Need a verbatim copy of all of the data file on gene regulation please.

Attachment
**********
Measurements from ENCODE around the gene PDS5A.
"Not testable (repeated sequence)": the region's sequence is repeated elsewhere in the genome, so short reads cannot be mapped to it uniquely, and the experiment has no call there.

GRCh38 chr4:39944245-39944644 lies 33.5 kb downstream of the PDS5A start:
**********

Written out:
Measurements from ENCODE around the gene PDS5A.
"Not testable (repeated sequence)": the region's sequence is repeated elsewhere in the genome, so short reads cannot be mapped to it uniquely, and the experiment has no call there.

GRCh38 chr4:39944245-39944644 lies 33.5 kb downstream of the PDS5A start: